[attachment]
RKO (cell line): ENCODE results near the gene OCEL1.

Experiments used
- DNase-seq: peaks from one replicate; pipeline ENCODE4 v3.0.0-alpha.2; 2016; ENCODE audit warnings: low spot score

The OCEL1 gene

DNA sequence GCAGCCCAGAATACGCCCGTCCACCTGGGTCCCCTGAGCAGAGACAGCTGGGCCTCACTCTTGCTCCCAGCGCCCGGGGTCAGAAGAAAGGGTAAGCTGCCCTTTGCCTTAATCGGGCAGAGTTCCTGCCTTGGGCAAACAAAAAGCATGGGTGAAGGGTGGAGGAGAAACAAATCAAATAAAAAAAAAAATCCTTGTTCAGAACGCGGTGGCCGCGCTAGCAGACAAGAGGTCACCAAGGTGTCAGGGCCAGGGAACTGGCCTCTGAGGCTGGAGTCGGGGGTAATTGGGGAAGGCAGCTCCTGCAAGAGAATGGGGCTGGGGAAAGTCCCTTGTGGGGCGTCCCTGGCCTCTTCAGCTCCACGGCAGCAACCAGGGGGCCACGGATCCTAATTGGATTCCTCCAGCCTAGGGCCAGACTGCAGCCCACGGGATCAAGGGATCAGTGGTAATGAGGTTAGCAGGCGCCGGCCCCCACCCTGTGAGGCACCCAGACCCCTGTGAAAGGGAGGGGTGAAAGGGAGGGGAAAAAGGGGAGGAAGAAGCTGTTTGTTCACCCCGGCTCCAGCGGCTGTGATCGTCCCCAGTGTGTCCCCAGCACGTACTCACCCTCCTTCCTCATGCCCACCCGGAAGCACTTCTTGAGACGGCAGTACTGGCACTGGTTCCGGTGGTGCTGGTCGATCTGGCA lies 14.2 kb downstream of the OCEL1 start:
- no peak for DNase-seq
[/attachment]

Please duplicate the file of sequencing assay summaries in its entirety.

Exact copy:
RKO (cell line): ENCODE results near the gene OCEL1.

Experiments used
- DNase-seq: peaks from one replicate; pipeline ENCODE4 v3.0.0-alpha.2; 2016; ENCODE audit warnings: low spot score

The OCEL1 gene

DNA sequence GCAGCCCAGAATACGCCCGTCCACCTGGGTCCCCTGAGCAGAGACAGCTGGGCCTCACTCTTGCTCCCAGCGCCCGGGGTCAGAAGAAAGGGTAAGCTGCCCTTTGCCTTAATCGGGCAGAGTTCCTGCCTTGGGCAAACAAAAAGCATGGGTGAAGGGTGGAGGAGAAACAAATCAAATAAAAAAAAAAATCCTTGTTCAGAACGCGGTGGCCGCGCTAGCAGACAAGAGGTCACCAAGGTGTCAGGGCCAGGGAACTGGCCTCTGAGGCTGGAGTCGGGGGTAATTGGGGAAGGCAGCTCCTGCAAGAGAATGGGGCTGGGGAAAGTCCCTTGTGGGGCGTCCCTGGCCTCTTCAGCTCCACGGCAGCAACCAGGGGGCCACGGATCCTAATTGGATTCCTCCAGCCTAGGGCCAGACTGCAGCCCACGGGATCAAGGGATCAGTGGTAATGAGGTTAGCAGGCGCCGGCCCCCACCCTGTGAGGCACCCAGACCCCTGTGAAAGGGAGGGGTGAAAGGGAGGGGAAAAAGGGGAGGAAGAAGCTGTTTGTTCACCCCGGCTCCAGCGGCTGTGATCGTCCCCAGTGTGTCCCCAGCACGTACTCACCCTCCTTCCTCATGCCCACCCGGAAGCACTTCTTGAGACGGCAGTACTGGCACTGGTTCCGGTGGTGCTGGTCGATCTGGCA lies 14.2 kb downstream of the OCEL1 start:
- no peak for DNase-seq